• 2 Dallmayr, T2, Airside (approximately near gate 26). The famous Munich delicatessen store operates a bistro in Terminal 2 with about 20 mains to choose among from Bratwurst on Sauerkraut to Thai curry.
  • 3 Seafood Sylt meets Asia, T2, Airside (approximately near gate 30). As the name reveals, this restaurant serves seafood dishes, Asian dishes and fusion dishes. If you want something smaller, they have a range of nice sandwiches too.
  • McDonalds / McCafé (Located in the forecourt of Terminal 2). Well-known fast food outlet, usually open 24/7 but closed overnight since the COVID-19 pandemic.
  • Starbucks (Next to the Terminal 2 arrivals area). Branch of the famous coffee chain with long opening hours.
  • Brioche Dorée (Located next to the Lufthansa Economy Class check-in in Terminal 2). Branch of the French bakery chain, opens early.
  • dean&david (Located at the G-gates of Terminal 2). Healthy-ish food outlet serving wraps, bowls, and smoothies.
  • Hans im Glück (Located in the central court of the Terminal 2 satellite, K-gates). Branch of the famous German upscale burger chain. Lots of vegan and vegetarian options.
  • 4 URBS (Located next to the central shopping area of Terminal 2). Self-service restaurant featuring an international menu.



The airport offers a large selection of stores from upscale clothing to food. While Terminal 1 offers a relatively sparse selection, most stores are found in Terminal 2 after security and landside around central area Z and the Munich Airport Center between both terminals. Due to Bavarian law, the stores here are among the very few that are allowed to stay open after 20:00 and on Sundays.

  • 1 EDEKA (Terminal 2, public area next to arrivals). Daily 06:00-22:00. A small supermarket of the EDEKA chain with a basic range of products. A small selection of chilled beer and other beverages as well as pre-packed sandwiches and other to go options are available. It is among the very few shops in Bavaria that are allowed to open on Sundays. Accepts all major credit cards.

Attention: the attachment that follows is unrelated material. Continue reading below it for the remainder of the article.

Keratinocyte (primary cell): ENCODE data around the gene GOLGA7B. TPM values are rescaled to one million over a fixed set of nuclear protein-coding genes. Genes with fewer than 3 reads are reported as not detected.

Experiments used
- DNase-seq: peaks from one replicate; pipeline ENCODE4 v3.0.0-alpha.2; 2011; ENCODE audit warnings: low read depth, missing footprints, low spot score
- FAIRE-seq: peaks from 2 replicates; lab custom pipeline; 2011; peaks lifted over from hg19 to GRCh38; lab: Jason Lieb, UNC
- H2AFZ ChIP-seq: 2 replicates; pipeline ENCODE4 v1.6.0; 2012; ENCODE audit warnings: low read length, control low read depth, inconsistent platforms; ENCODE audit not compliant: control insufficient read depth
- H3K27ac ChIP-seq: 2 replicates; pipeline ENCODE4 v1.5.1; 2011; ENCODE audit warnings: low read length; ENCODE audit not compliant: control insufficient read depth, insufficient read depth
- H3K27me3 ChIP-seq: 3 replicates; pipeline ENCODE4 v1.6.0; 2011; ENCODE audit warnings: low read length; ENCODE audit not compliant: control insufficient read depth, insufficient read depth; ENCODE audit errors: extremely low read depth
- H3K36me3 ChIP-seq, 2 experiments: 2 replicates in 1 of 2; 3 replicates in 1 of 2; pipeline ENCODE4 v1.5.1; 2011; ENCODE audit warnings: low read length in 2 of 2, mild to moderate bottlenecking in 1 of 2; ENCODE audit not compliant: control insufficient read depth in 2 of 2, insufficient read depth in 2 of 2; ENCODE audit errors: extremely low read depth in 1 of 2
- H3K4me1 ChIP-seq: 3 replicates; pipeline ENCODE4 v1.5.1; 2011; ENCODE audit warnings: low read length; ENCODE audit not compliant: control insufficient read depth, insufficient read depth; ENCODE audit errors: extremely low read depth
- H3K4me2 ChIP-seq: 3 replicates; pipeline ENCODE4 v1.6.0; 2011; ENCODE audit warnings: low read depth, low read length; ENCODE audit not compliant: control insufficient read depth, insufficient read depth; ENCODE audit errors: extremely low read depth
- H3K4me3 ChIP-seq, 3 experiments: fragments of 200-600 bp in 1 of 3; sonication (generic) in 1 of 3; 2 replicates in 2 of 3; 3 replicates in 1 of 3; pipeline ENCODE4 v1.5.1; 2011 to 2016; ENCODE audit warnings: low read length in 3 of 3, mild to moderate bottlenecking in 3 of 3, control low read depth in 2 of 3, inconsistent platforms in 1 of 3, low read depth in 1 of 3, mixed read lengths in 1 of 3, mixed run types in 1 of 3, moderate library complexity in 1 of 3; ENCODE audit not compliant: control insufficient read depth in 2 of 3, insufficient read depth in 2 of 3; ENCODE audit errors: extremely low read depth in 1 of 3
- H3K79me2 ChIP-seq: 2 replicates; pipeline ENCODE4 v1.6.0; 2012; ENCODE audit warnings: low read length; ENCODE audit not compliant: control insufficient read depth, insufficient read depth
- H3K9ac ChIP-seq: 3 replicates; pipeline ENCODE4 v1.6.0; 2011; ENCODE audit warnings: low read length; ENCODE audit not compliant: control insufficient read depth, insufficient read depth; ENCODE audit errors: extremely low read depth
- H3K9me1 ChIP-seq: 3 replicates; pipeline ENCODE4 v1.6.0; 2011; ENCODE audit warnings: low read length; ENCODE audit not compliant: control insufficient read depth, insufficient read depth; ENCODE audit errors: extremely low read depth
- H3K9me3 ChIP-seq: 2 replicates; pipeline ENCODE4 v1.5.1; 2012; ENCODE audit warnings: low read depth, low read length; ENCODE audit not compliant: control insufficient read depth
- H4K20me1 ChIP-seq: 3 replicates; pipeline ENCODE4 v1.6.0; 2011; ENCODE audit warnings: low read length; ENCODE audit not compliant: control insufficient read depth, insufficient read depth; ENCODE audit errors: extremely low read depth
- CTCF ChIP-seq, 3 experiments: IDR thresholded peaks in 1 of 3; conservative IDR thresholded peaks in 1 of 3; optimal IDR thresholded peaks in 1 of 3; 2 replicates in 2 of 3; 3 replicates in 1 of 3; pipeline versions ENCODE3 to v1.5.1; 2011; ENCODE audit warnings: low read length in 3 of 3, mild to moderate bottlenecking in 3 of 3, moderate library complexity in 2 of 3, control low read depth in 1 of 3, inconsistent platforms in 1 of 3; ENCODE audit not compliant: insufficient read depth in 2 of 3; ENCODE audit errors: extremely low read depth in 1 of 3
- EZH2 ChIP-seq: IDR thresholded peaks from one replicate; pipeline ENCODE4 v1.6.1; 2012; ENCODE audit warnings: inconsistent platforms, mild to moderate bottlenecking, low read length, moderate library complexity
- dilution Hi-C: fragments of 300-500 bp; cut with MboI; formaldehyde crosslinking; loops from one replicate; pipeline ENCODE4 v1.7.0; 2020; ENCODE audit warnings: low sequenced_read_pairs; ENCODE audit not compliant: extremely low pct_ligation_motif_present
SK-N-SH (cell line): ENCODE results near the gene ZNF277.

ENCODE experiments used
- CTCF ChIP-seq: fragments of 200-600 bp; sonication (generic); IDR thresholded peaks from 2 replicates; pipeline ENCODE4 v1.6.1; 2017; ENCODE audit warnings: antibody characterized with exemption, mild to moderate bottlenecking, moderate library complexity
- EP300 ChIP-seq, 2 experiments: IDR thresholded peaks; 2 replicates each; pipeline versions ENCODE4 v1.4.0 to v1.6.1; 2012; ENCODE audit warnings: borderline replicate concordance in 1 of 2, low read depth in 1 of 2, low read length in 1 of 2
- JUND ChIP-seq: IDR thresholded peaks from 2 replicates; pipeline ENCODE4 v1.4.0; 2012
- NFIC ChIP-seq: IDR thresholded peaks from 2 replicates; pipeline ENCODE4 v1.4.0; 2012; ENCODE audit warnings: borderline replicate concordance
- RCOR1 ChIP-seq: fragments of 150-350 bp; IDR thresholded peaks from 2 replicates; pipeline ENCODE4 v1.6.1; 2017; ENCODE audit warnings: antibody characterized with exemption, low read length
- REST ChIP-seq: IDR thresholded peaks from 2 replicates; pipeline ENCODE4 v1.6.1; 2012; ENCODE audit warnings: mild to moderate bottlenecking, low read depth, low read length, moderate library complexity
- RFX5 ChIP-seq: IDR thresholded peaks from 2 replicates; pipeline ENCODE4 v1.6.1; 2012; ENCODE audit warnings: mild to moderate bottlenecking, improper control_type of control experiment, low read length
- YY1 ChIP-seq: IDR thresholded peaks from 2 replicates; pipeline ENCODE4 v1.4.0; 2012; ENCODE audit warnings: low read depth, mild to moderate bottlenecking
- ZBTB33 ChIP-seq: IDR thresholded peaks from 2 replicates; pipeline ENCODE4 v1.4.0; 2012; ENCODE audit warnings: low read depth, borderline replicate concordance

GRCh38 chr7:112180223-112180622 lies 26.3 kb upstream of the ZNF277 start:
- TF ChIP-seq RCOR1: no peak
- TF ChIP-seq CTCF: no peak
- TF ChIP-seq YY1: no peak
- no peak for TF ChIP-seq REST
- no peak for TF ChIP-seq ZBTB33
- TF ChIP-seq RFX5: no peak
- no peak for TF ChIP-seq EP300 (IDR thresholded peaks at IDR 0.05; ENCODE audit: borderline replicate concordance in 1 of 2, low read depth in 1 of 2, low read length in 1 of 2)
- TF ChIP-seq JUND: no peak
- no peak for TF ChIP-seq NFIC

• Müller Drogeriemarkt (Located in the central area Z, directly next to the S-Bahn station). Branch of the widespread German drug store chain. Accepts all major credit cards.
  • 2 REWE (between Terminals 1 and 2 in the Munich Airport Center). daily 05:30-22:00. Large outlet of the major German supermarket chain with a wide assortment; unusually for Germany also open on Sundays and public holidays. Accepts all major credit cards.



Munich Airport offers free Wi-Fi[dead link] for 24 hours operated by Telekom. Connect in either terminal or the MAC. In addition to this, there are also computers available for 20 min/each user at different spots in both airside terminals.





There are two hotels directly on the airport's grounds, one next to the terminals, the other one near the open-air parking areas. There are also several additional hotels in the vicinity of the airport.

  • 1 Hilton Munich Airport (formerly Kempinski Munich Airport), Terminalstraße 20 (Next to Munich Airport Center and Terminal 2), +49 89 9782-2530, fax: +49 89 9782-2610. Turn left when facing the Terminal 2 entrance; When you follow the signs to Terminal 1F, you will cross the hotel's basement entrance hall.
  • 2 Moxy Munich Airport, Eichenstrasse 1 (in Oberding, east of the airport), +49 81 2255-3610. This design hotel is part of the Marriott group and accessible by shuttle bus.
  • 3 Novotel Munich Airport, Nordallee 29 (Next to Parking area P41), +49 89 9705130, fax: +49 89 970513100. From the terminals, take a short ride on bus 635 towards Freising for the "Parkpl. P41/Novotel" stop directly in front of the hotel.


Routes through Munich Airport
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END  W  E  Munich

This huge airport travel guide to Munich Airport is a usable article. It has information on flights and ground transportation as well as some complete entries for food and beverage options at the airport. An adventurous person could use this article, but please feel free to improve it by editing the page.